Get out in your garden, maintain what you have and enjoy the great outdoors
It is August, children are still on school holidays and so this month we focus on getting out in your garden, maintaining what you have and most importantly enjoying the great outdoors.
HERE IS A BRIEF OUTLINE OF SOME OF THE ACTIVITIES YOU MAY WANT TO DO IN YOUR GARDEN THIS AUGUST:
Although we have had a few showers your plants may need a bit of watering if it has been hot so keep an eye on fruit and vegetable plants in particular.
Whilst you have your watering can out don’t forget to top up your pond, water features and bird baths too.
If your summer flowering shrubs have finished flowering, now is the best time of year to give them a prune. Make sure your secateurs are nice and sharp and carefully clean the blades when you have finished using them.
If you have any camellias or rhododendrons, we suggest giving them extra watering as they will be setting their buds for next year.
Keep dead heading the flowers on your perennials and summer bedding plants to get the most from them.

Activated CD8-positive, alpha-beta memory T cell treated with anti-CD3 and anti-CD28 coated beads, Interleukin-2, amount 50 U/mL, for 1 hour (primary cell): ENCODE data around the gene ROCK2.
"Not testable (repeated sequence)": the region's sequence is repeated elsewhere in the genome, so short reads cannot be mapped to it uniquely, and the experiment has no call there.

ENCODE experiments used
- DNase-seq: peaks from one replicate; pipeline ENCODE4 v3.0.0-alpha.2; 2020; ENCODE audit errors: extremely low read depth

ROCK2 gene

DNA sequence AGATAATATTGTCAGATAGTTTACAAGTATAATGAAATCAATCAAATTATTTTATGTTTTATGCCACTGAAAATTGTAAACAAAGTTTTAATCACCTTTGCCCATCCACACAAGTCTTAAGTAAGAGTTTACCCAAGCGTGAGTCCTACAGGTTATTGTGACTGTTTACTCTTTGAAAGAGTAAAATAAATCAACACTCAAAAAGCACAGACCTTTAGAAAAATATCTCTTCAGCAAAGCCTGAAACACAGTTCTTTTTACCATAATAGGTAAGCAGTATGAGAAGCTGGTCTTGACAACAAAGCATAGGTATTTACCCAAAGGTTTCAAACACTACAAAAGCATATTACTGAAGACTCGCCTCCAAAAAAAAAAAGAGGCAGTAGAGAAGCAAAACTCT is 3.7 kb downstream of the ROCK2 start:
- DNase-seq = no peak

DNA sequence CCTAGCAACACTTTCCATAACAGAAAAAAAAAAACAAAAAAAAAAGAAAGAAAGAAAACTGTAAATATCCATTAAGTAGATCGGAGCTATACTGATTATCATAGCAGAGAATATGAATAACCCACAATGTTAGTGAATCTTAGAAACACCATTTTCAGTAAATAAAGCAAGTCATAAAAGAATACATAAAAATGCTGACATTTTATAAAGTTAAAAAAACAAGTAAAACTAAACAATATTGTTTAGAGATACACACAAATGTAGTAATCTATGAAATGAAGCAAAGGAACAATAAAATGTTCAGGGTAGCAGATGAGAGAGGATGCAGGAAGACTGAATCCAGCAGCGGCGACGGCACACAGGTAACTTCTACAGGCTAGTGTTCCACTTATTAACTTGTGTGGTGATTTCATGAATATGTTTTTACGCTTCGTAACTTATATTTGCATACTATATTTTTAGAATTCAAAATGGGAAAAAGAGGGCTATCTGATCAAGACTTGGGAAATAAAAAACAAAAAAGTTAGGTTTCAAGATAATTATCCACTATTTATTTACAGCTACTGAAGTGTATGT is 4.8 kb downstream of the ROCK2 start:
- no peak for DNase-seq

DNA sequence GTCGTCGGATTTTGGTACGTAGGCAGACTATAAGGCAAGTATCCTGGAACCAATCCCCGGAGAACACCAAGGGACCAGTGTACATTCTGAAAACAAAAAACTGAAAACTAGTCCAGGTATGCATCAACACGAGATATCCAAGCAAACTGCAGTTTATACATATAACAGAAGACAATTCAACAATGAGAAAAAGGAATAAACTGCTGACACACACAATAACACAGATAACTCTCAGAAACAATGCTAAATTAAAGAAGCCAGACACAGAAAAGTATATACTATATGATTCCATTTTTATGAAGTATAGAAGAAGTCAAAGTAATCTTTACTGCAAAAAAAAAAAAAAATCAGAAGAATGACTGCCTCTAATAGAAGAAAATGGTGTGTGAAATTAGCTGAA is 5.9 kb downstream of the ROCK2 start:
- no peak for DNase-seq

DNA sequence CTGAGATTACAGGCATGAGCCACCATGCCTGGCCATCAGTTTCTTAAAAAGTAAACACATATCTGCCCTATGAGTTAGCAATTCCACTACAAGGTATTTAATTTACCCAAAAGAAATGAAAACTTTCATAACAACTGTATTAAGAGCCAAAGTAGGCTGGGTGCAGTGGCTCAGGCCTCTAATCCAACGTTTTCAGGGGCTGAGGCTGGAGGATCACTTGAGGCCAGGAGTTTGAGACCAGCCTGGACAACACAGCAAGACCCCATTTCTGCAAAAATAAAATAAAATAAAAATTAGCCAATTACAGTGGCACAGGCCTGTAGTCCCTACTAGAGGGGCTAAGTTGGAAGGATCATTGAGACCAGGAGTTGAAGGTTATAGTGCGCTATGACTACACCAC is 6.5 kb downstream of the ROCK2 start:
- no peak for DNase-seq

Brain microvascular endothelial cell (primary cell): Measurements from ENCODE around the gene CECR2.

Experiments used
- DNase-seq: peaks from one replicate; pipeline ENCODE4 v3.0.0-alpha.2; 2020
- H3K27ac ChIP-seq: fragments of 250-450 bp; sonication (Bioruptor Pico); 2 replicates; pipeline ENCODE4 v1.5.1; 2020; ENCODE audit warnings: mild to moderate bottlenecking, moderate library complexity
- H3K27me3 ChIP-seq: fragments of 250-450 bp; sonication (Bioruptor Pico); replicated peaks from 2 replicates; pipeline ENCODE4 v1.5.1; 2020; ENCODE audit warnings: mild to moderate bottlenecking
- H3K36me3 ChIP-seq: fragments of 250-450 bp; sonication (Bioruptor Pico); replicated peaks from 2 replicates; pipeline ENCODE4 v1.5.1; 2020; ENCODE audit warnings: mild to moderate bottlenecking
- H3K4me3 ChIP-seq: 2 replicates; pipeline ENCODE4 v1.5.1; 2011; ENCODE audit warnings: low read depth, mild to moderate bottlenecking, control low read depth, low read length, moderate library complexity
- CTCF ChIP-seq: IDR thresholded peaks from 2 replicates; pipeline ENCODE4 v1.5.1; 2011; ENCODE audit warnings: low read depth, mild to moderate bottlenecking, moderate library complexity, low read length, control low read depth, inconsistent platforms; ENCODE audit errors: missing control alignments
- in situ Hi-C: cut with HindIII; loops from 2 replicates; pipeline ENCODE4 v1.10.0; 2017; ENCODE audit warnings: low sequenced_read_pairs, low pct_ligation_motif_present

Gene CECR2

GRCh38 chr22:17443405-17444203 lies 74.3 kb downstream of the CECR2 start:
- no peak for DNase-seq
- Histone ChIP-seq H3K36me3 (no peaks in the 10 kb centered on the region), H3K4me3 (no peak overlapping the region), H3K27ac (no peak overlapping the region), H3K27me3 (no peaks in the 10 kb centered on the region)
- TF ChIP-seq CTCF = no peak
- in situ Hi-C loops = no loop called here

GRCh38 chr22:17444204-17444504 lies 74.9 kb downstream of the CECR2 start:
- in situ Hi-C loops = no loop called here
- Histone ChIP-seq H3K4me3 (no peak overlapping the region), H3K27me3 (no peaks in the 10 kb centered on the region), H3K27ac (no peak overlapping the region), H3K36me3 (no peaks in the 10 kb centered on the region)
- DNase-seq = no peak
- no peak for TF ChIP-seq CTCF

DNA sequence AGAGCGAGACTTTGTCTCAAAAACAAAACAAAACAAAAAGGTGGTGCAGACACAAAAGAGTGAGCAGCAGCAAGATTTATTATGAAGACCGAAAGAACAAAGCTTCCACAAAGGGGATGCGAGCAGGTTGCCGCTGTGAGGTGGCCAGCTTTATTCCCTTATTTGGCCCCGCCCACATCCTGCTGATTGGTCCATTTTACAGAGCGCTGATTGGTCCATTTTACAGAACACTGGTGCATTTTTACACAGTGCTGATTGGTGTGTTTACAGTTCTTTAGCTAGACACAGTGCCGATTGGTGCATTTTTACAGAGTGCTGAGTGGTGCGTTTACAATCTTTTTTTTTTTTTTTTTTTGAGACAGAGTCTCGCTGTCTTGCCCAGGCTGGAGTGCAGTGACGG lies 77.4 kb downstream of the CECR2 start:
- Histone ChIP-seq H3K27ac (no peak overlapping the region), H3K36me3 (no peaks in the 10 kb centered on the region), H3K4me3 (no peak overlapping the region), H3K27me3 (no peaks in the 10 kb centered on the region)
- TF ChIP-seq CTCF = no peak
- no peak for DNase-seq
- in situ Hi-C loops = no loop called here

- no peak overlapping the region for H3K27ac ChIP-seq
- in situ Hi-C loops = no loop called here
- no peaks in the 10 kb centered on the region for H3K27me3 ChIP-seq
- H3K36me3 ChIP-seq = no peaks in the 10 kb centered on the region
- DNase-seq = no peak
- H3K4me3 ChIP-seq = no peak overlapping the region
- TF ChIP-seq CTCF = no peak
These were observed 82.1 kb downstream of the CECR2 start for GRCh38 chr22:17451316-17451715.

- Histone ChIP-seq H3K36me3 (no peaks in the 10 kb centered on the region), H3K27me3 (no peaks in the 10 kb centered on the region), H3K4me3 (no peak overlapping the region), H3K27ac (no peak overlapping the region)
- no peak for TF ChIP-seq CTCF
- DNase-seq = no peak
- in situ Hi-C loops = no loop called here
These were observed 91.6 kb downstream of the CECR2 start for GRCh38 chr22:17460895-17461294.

Trim your lavender plants after they have finished flowering to prevent them getting tall, leggy and woody.
Get children involved in weeding and clearing away any diseased and dead parts of plants. Maybe they could earn some pocket money for each bucket they fill? We have a lovely range of children’s gardening gloves in stock to help with the job.
Give your crops a feed with a high-potash fertiliser (such as Tomorite) crops to feed will include sweetcorn, cucumbers, tomatoes, aubergines and peppers.
Start harvesting your maincrop potatoes and store in hessian sacks that exclude light but allow air to flow through.
Replace any colour gaps where your summer bedding may have ended. New season autumn bedding plants are arriving weekly to include our gorgeous home grown cyclamen as well as violas, pansies and garden mums (Hardy Chrysanthemums).
If your onion and garlic foliage is yellowing and flopping over it is time to lift them and dry them.
Pick your beans regularly to prevent them becoming stringy and from going to seed.
Turn the compost in your composting bin.
Get children involved on a pest hunt. What beneficial and non-beneficial insects will you find? If you find any ‘nasties’, come and visit us as we have lots of control methods (mechanical, biological and chemical) in stock and can help advise. Particular nasties to watch out for include slugs, aphids, lily beetles and vine weevils.
From your sunlounger you may want to start thinking about what spring flowering bulbs you would like next year. We will soon be receiving our supplies and you need to get planting them in September to October for best results.